Cupcakes at Gerstner in Vienna

Now even as macarons have swept the French-style pastry shops in the United States there has been a local fad that is oddly analogous, mainly for cupcakes in an equally wide panoply of flavors (bacon, “chai-latte,” tiramisu, peanut butter...). For years it was a staple at children’s birthday parties, and like the macaron of old, in no more than two or three flavors. However unlike the macaron you need virtual no culinary acumen to make a cupcake. Most people make it from a cake mix. And like macarons, cupcakes have gone global.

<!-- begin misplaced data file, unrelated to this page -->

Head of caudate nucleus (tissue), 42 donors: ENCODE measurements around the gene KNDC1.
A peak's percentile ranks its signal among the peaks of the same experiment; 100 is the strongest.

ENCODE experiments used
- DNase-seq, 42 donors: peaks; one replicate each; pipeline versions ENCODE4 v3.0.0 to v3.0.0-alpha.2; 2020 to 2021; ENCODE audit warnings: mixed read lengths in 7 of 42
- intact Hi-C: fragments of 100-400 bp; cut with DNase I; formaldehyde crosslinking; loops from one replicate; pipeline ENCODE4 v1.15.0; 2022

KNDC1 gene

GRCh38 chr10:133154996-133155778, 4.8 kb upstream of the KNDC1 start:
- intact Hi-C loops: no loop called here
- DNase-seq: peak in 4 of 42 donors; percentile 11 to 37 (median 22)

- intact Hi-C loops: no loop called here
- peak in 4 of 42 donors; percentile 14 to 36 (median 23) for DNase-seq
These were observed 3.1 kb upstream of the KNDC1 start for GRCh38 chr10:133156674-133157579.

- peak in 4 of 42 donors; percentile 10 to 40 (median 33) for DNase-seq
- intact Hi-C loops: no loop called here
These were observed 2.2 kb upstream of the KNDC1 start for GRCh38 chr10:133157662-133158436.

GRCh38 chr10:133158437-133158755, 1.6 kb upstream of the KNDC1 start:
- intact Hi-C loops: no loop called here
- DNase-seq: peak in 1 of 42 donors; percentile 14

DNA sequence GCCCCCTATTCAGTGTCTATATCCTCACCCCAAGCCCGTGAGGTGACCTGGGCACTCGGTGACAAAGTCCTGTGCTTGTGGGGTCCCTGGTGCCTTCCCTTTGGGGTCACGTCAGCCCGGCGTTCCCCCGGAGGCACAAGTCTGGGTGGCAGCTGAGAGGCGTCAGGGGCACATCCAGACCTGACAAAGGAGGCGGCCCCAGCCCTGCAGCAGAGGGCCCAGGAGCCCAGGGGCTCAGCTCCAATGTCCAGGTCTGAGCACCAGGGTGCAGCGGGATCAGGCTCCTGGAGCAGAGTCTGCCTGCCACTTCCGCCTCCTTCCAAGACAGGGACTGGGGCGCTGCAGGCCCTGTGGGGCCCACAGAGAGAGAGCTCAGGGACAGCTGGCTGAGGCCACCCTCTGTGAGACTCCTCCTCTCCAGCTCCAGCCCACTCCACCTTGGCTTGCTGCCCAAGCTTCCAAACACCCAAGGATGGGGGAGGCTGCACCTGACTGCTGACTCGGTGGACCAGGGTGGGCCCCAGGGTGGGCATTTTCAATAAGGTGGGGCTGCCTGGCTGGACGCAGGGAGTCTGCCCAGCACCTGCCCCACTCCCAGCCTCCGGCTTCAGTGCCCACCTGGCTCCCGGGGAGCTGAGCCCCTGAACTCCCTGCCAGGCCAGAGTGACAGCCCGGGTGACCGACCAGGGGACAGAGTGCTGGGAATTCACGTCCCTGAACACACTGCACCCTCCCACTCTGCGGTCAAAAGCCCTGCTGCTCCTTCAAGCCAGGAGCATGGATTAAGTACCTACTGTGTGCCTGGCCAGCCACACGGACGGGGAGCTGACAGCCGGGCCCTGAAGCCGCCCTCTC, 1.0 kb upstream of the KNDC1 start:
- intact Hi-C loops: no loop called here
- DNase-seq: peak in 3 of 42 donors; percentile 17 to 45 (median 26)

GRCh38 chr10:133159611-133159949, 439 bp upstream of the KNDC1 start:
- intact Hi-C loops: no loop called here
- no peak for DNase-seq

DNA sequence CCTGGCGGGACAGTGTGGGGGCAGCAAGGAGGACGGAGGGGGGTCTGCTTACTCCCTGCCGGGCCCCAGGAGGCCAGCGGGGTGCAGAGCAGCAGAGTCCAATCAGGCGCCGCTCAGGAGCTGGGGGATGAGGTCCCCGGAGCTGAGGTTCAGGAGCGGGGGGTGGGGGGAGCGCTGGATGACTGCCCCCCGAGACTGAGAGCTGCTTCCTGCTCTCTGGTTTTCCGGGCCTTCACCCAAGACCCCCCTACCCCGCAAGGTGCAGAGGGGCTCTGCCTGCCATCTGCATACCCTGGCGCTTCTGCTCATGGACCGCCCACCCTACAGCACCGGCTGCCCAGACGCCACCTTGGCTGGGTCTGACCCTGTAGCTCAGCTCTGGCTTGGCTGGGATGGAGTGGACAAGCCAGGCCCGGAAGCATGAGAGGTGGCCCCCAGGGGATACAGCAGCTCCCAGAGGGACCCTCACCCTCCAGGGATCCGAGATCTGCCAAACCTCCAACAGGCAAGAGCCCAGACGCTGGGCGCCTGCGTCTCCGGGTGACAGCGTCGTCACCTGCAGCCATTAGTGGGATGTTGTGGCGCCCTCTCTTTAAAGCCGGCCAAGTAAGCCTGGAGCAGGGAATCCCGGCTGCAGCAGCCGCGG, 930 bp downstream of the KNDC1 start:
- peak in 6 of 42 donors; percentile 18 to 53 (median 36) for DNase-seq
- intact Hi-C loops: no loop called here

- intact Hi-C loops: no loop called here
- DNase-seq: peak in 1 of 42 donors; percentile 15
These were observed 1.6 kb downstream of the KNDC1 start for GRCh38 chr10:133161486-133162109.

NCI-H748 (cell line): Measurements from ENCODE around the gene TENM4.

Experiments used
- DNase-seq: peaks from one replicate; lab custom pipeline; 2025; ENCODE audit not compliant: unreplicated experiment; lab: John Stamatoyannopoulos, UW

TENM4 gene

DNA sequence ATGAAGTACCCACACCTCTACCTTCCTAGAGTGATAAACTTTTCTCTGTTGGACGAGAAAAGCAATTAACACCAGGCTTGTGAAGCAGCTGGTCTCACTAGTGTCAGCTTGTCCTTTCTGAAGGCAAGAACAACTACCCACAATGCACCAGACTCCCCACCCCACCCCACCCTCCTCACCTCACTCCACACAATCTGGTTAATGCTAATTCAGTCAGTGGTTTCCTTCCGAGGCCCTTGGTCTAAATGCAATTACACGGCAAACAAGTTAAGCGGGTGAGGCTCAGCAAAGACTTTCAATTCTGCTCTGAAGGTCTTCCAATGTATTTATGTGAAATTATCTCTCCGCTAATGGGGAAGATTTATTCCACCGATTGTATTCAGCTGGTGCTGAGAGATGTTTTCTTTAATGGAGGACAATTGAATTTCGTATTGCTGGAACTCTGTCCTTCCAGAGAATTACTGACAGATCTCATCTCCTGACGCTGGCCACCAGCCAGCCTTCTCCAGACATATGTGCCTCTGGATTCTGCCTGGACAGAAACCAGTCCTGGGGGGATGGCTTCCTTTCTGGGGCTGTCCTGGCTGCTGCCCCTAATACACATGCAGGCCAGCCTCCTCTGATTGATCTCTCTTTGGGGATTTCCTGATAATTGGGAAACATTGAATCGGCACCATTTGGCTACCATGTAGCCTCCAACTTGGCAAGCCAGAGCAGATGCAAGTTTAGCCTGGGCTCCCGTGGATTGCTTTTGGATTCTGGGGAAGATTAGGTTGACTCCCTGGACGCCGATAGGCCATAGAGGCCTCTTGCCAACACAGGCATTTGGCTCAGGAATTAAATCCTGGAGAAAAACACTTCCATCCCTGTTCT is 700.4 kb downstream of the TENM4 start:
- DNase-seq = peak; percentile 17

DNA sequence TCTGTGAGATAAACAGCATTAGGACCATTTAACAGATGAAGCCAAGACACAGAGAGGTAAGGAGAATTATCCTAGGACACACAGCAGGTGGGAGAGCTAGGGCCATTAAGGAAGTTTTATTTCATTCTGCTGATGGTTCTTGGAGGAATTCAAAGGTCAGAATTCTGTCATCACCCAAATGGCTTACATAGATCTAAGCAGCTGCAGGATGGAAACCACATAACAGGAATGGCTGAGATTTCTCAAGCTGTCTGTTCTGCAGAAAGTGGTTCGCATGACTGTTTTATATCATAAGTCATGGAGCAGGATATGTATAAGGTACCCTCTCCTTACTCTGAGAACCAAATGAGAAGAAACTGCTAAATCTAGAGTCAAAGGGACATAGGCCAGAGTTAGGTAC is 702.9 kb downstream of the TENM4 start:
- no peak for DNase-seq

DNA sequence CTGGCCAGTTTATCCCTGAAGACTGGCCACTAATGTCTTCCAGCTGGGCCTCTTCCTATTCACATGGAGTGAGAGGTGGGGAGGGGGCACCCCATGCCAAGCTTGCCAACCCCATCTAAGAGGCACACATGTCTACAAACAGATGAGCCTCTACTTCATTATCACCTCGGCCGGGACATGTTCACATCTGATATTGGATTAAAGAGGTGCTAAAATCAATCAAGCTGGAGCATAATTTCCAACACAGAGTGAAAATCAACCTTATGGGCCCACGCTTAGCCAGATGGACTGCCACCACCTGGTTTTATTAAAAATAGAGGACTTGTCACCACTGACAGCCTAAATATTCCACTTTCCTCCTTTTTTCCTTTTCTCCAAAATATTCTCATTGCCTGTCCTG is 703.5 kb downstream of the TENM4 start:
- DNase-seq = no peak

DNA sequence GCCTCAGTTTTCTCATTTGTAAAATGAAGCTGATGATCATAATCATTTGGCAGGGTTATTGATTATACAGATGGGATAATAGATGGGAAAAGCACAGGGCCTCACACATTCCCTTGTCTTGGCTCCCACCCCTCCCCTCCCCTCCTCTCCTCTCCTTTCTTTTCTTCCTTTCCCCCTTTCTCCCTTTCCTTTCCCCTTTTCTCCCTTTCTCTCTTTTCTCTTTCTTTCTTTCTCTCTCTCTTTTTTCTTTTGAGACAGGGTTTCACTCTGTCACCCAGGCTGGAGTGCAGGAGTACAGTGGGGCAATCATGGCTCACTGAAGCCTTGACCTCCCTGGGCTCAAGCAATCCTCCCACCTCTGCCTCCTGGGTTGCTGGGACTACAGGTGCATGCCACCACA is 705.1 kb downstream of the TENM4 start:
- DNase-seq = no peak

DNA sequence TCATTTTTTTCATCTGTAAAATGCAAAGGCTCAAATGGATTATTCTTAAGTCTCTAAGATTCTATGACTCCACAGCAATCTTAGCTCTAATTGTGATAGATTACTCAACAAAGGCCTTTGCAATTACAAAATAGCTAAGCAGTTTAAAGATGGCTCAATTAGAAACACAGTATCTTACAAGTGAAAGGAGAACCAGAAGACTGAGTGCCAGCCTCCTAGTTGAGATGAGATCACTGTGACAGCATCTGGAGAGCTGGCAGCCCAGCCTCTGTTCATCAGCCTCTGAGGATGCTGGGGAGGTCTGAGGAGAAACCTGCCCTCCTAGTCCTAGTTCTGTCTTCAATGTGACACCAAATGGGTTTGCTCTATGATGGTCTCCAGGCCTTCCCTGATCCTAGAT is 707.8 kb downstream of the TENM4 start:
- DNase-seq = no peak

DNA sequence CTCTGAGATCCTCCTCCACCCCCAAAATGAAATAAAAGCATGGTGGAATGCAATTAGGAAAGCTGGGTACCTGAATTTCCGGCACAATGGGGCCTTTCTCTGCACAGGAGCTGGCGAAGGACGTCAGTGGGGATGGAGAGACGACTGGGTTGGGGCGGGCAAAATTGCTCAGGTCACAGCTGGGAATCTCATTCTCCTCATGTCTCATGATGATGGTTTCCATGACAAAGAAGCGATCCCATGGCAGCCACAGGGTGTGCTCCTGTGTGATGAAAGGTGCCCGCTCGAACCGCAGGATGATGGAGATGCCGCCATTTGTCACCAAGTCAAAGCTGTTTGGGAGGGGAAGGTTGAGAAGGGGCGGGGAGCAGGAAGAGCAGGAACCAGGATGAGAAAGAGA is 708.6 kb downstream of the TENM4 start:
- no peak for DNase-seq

The two desserts aren’t strictly analogous but I do think they give you insight into the state of European and American culture today. Increasingly, the old bourgeois structure is breaking up in on the old continent to be replaced by something at the same time more cosmopolitan yet attached to some hypothetical Europeaness. Luckily so far it has only been nationalism lite (if you set aside the Balkan conflagration). It would be interesting to analyze the exotic flavors of the macaron and where they come from. I bet it isn’t Africa or the Muslim world. In France the flavors often come from herbs or those extra-safe foreigners, the Japanese. Yet even while the macaron may be informal it is still a very adult-sort of treat. There is still a line drawn between childhood and adulthood by most Europeans.